With the current state of our economy, everyone is looking for work. Whether you are looking for a position or a project, strategic pursuit is paramount to success. As the owner of a small architectural practice there are a number of ways I can go about uncovering that next commission. I’ve come to find some are more beneficial than others.
Requests for proposals/qualifications are fairly easy to identify. They are widely published and represent some really exciting project opportunities. The problem is you are “throwing your hat in the ring”, sort of like shooting your CV out to every firm in town, even if it is very customized and tailored CV. I pursued this costly and intense route for some time, with limited success, until a wise practitioner was so kind as to tell me “If you’ve heard about a project through an RFP, you’re already too late”.
The majority of architectural commissions, it turns out, are based on personal relationships. Some of the most satisfied friends of mine who are “traditionally employed” have shared that their opportunities also came from some personal relationship. It may seem an obvious fact, but actually using this to your advantage can often seem like more luck than intention.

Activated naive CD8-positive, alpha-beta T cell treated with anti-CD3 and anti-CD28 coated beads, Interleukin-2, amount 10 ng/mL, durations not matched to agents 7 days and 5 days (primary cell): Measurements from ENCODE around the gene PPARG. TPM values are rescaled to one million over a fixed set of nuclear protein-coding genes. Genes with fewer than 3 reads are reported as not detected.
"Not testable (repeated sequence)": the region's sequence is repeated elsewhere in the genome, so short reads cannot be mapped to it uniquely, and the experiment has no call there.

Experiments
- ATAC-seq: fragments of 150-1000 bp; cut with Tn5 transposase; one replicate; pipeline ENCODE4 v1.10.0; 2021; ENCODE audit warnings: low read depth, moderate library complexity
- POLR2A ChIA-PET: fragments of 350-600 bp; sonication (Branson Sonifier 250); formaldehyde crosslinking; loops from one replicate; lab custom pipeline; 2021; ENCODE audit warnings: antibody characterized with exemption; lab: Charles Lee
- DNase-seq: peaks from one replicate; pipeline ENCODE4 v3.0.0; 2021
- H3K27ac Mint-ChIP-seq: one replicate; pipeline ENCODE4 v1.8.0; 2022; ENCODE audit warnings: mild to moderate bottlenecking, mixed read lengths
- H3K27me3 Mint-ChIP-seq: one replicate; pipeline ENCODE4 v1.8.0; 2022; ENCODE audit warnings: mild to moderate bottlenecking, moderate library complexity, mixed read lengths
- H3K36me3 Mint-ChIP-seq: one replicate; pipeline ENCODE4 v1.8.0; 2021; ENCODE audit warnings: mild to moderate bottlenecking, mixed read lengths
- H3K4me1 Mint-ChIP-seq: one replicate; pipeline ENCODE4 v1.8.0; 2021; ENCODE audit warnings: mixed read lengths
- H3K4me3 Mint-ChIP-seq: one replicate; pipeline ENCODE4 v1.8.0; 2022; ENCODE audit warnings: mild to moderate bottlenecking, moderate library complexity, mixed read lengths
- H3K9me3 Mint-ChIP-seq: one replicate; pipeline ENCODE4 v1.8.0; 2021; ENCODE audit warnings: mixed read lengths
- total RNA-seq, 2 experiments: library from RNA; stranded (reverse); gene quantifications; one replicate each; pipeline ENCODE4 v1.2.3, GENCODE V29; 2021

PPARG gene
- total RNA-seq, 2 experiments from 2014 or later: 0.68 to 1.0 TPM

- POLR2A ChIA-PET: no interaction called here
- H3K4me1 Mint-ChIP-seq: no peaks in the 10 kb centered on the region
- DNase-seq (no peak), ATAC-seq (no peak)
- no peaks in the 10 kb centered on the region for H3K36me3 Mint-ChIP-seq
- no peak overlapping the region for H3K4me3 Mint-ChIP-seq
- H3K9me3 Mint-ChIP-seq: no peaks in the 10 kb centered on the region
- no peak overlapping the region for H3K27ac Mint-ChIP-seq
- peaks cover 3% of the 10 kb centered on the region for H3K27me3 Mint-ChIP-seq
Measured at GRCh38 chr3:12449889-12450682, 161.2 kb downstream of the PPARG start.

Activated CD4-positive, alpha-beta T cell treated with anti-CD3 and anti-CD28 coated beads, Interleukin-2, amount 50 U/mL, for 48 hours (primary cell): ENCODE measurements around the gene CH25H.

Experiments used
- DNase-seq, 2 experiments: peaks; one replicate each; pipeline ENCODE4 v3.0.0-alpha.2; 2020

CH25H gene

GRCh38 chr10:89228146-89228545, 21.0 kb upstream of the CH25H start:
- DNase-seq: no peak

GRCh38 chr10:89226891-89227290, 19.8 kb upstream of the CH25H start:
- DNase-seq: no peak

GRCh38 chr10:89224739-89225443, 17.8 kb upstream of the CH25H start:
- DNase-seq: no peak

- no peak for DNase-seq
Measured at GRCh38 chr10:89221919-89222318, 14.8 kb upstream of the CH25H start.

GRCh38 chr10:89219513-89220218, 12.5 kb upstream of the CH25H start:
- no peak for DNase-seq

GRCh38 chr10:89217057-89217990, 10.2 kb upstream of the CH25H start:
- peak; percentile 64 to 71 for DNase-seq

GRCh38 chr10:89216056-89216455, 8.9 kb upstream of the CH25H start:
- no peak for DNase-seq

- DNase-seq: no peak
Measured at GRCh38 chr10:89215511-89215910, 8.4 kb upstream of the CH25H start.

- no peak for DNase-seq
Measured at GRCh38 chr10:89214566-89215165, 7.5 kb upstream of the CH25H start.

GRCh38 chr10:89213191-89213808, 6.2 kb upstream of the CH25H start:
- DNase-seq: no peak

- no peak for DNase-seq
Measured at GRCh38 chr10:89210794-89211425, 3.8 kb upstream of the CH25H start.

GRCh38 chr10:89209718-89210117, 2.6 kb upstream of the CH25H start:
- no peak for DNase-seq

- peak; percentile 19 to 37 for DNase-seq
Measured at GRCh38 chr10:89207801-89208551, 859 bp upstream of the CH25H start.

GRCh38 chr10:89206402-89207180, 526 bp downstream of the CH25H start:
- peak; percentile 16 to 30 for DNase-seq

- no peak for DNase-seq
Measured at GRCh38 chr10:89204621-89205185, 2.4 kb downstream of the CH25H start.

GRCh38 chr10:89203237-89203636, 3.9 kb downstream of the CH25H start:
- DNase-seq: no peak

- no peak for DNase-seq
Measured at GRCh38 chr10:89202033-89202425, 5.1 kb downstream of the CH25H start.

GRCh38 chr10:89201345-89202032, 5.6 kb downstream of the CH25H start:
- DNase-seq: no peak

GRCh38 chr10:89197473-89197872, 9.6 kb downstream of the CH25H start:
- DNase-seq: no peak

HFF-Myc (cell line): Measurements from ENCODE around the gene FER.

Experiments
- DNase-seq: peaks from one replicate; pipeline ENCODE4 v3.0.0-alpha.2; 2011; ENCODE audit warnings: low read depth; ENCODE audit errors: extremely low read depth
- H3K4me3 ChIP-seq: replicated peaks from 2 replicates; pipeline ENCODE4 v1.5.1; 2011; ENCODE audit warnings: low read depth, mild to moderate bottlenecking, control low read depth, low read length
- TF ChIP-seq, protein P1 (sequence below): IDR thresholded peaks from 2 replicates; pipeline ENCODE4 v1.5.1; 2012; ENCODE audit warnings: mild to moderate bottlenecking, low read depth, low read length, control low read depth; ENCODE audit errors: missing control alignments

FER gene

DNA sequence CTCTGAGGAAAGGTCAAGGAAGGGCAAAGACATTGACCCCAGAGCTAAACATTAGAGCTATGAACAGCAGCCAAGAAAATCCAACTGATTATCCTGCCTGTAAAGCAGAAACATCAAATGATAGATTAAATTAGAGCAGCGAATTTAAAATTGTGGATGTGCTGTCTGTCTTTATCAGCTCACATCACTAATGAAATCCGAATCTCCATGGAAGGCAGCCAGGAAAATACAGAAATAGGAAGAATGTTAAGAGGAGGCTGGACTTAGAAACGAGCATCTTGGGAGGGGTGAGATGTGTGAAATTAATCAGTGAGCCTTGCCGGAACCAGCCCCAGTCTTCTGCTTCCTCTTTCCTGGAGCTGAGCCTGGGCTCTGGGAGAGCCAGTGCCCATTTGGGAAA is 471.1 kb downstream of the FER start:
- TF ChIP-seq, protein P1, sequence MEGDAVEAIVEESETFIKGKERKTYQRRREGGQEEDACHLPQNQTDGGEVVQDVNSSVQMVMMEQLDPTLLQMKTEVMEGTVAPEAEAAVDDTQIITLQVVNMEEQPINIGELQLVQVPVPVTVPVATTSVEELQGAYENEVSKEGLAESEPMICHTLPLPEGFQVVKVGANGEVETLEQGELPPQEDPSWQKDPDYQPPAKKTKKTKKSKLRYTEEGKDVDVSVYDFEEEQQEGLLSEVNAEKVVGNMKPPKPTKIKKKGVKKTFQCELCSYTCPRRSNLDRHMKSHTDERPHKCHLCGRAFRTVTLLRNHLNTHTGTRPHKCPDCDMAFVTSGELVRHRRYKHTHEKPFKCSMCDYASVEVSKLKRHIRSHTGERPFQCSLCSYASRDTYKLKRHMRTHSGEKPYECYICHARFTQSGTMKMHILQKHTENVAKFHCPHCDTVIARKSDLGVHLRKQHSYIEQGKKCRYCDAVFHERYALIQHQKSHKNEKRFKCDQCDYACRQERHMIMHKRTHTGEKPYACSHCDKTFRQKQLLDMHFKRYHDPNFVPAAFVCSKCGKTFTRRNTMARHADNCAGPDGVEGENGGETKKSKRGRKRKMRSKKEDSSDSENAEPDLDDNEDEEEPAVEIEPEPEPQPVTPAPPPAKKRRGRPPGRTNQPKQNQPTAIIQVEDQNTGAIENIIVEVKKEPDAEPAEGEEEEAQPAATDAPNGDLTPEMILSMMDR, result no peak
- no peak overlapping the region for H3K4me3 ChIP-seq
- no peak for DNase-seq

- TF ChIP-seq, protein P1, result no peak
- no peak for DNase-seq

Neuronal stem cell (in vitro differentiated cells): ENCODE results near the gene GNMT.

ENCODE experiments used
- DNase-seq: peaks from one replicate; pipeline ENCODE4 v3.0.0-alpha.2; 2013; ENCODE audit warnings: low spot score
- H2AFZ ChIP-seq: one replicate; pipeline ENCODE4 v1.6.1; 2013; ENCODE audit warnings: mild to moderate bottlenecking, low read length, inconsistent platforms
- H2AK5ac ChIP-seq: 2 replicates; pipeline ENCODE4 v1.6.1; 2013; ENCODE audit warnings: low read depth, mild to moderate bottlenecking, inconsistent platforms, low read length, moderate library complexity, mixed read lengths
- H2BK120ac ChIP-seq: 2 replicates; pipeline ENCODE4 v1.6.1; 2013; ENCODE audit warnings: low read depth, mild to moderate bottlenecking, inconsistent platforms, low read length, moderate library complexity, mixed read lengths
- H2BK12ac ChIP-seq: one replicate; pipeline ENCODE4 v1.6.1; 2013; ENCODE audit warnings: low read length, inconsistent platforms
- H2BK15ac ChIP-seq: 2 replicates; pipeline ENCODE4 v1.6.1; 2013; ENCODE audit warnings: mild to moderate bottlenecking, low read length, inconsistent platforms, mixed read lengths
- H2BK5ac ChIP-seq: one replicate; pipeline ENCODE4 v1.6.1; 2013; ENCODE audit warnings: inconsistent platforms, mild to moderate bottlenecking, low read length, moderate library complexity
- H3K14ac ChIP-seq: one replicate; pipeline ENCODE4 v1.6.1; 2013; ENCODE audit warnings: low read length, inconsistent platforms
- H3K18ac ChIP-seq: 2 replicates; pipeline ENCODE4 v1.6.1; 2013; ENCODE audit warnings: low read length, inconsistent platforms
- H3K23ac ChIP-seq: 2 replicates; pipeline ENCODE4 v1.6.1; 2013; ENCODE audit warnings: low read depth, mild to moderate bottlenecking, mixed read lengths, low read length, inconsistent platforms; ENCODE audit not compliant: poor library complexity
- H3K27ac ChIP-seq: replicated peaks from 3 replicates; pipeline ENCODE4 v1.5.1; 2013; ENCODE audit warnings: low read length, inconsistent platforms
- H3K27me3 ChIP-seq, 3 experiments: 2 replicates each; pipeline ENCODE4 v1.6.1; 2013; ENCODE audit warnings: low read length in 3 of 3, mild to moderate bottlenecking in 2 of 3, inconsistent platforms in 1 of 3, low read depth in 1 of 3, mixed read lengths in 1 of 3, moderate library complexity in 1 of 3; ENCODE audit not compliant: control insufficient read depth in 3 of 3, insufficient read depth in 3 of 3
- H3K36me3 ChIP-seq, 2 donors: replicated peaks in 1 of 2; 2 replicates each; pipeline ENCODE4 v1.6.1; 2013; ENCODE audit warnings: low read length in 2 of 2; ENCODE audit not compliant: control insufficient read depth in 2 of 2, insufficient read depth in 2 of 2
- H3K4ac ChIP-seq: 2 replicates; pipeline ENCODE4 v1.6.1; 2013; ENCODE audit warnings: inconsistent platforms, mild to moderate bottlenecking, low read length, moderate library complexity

So here’s my simple idea, and it is contained in the title of this post: Be Available.
A few years back I was contacted by a young civil engineer who wanted to introduce his firm to us. Being that I’m trying to build my circle of opportunity I suggested a lunch. Although there were some around me that thought my time would be better spent simply getting their brochure and contact info, I decided to go ahead with the lunch anyway.
We grabbed a bite to eat together, and during our lunch the conversation centered on his firm, their services, and how they could assist us…for about 15 mins or so. After that he turned casually to how his family had been looking to do some development together.
“Oh really? What kind?” My interest piqued.
Turns out they were planning a small commercial project just a bit south of the city.
“Well, my new friend, let me tell you a bit about my firm, the services we provide, and how we might assist you.” I think I may have taken up the final half hour or so.
I use this story to illustrate the point that I had found that illusive creature which may turn into work, the personal relationship. And all it cost me was an enjoyable hour and the price of a lunch.
So there it is. Not earth shattering insight, but something that helped me open my eyes a bit more to this game we all play called landing work.
Now I look everywhere for that next unexpected relationship. It could be the guy who makes my morning latte (hey, looking to open a new location?) or from friends expecting a growing family (Can’t sell? Renovate!).
And after all, what is the worst that can happen? You waste an afternoon eating some good food, having some good conversation, maybe even playing some golf.
Could be worse.